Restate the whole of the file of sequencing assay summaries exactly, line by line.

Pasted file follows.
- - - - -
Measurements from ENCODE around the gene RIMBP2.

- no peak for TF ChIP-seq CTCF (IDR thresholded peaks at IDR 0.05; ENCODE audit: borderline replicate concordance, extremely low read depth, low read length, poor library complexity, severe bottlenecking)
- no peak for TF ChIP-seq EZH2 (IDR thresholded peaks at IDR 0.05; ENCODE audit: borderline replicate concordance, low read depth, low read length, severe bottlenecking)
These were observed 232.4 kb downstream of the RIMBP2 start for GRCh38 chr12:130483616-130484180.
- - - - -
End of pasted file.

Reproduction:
Measurements from ENCODE around the gene RIMBP2.

- no peak for TF ChIP-seq CTCF (IDR thresholded peaks at IDR 0.05; ENCODE audit: borderline replicate concordance, extremely low read depth, low read length, poor library complexity, severe bottlenecking)
- no peak for TF ChIP-seq EZH2 (IDR thresholded peaks at IDR 0.05; ENCODE audit: borderline replicate concordance, low read depth, low read length, severe bottlenecking)
These were observed 232.4 kb downstream of the RIMBP2 start for GRCh38 chr12:130483616-130484180.